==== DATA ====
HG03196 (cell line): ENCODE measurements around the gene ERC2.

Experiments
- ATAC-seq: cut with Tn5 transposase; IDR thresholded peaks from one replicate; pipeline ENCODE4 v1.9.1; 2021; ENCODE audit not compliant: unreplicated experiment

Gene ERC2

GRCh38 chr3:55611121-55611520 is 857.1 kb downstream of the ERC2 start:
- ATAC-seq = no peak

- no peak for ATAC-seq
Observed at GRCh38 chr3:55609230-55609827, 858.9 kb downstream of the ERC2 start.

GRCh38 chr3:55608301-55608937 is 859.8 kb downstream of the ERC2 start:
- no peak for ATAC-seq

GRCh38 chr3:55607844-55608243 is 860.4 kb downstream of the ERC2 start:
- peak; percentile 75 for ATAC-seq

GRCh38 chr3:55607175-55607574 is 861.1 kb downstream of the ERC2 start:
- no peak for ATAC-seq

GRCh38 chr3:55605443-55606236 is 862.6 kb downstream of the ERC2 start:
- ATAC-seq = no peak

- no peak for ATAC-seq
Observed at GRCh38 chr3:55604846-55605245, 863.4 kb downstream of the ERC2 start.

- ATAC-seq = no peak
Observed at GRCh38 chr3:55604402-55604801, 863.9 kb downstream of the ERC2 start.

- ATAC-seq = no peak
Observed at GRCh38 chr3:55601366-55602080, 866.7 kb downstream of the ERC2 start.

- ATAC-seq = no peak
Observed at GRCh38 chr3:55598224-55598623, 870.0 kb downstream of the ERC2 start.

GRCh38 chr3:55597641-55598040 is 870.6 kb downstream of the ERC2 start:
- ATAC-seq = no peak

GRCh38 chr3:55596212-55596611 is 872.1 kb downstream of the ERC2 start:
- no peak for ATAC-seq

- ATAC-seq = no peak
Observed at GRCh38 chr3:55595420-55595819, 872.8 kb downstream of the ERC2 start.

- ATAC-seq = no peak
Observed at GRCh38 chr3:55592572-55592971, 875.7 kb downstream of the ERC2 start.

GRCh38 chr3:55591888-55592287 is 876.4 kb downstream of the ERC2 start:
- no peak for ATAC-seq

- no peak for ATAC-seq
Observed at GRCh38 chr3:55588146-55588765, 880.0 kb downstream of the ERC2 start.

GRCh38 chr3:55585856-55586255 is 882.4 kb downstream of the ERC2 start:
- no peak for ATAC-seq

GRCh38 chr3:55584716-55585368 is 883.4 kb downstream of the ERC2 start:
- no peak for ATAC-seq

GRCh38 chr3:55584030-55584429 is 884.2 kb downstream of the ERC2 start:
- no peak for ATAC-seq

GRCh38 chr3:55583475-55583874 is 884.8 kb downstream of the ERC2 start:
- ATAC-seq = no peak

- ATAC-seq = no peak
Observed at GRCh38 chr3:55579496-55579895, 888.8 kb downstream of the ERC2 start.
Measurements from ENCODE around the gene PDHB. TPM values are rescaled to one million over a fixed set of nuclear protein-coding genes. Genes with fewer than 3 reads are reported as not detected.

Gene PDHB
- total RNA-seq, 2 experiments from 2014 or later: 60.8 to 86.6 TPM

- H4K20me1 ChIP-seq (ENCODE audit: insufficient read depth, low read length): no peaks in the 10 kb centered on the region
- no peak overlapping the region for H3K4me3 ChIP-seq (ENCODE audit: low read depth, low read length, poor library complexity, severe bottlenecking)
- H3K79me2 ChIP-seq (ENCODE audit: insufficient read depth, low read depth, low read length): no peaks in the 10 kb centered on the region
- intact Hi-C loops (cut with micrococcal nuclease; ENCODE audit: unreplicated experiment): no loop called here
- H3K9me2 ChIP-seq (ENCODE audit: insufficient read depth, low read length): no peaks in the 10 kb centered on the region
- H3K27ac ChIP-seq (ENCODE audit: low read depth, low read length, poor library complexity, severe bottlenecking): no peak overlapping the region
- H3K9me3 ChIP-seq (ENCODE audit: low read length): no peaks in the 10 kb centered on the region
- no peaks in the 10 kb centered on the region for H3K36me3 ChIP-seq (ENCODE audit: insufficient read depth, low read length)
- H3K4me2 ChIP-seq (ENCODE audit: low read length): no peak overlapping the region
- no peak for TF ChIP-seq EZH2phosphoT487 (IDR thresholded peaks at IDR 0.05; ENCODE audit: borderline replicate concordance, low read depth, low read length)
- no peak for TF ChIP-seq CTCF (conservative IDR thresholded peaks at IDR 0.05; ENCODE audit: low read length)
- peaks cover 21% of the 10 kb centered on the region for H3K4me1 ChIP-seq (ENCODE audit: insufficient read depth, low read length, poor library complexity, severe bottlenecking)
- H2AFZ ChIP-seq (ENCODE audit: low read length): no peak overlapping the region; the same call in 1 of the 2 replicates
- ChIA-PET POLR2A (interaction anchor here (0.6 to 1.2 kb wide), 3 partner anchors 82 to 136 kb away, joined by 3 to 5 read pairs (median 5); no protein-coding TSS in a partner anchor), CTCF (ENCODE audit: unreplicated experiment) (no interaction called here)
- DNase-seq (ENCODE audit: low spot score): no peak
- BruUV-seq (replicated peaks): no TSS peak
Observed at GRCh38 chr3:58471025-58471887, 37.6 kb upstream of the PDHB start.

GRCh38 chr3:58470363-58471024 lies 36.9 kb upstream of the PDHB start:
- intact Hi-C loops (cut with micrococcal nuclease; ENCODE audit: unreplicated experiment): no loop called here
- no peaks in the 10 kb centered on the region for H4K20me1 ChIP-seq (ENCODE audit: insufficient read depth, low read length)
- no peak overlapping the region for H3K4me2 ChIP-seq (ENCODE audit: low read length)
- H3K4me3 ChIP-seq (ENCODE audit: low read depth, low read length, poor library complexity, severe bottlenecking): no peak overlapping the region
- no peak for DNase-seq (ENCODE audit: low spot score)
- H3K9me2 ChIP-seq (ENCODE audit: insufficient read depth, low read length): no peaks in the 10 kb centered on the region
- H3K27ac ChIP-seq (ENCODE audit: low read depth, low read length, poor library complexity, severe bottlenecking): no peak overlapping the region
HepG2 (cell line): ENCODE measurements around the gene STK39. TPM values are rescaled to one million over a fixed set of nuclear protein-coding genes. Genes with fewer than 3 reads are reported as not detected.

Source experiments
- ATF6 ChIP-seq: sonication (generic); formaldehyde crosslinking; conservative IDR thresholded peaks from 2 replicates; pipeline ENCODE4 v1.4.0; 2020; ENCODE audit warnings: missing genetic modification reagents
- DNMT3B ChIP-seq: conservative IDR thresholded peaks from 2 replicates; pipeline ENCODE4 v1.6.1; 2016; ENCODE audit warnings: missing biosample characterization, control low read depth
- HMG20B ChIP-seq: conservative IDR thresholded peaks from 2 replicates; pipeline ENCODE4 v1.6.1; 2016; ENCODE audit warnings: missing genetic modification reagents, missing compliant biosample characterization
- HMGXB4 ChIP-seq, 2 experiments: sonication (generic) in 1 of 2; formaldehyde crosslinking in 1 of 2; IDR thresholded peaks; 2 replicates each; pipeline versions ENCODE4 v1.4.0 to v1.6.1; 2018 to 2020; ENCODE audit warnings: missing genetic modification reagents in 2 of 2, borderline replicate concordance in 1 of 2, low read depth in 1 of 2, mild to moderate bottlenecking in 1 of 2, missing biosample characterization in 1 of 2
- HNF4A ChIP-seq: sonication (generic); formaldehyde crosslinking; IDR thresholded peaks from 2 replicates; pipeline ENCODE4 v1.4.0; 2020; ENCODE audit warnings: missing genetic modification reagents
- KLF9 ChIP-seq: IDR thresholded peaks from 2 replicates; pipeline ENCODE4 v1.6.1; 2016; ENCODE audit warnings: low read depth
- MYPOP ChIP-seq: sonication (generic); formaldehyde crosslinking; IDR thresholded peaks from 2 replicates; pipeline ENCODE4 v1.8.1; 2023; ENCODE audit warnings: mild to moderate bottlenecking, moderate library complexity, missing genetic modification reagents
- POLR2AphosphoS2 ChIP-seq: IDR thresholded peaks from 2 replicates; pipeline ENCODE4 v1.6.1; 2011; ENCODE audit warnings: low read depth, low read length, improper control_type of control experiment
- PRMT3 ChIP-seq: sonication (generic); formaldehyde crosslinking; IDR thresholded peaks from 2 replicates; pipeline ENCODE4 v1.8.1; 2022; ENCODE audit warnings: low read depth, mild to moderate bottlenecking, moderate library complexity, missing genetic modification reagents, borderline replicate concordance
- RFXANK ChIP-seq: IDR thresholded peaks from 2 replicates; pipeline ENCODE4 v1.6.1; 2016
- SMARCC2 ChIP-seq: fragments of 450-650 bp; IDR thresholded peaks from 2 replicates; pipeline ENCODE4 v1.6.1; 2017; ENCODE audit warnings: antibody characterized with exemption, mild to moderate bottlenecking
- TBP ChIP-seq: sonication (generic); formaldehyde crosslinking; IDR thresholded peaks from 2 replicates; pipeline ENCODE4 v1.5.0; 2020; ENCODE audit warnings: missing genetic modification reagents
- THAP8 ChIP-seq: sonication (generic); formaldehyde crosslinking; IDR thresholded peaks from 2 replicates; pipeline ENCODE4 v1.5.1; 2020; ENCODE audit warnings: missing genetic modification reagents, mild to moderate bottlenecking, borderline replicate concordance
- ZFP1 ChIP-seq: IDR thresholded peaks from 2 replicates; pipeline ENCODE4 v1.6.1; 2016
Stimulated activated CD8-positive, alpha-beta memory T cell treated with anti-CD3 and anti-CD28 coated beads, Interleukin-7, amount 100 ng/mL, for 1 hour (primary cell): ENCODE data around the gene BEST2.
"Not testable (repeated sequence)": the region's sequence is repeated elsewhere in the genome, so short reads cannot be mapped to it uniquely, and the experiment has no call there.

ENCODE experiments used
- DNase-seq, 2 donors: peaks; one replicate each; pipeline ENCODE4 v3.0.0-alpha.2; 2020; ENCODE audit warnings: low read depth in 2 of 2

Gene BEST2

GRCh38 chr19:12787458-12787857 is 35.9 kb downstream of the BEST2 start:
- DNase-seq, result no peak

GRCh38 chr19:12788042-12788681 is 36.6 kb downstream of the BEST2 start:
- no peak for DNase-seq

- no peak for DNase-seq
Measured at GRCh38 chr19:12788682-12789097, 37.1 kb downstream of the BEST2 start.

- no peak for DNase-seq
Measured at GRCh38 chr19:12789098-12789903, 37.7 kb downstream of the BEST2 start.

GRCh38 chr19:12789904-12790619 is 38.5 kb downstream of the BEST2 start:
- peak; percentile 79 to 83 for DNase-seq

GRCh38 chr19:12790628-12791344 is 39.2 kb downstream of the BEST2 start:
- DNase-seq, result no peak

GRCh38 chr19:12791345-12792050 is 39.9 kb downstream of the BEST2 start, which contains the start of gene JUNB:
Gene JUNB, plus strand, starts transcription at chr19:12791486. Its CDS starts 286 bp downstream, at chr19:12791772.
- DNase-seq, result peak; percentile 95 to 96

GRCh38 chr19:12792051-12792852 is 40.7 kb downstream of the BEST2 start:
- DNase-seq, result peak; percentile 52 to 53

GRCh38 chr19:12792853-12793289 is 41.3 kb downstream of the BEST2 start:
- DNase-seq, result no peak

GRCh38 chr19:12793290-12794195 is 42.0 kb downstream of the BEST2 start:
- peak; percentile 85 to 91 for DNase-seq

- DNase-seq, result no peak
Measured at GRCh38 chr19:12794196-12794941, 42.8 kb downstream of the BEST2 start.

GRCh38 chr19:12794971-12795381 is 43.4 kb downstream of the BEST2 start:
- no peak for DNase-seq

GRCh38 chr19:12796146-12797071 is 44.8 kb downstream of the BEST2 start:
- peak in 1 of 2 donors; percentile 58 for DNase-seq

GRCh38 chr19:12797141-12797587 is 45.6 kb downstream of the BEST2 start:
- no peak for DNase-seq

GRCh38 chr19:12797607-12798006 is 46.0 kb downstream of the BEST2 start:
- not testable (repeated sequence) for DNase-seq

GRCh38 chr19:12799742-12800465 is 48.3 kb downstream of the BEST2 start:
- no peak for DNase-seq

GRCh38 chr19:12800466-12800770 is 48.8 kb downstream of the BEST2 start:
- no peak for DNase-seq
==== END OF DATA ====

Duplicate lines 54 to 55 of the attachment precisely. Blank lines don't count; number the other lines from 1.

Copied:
- H3K9me2 ChIP-seq (ENCODE audit: insufficient read depth, low read length): no peaks in the 10 kb centered on the region
- H3K27ac ChIP-seq (ENCODE audit: low read depth, low read length, poor library complexity, severe bottlenecking): no peak overlapping the region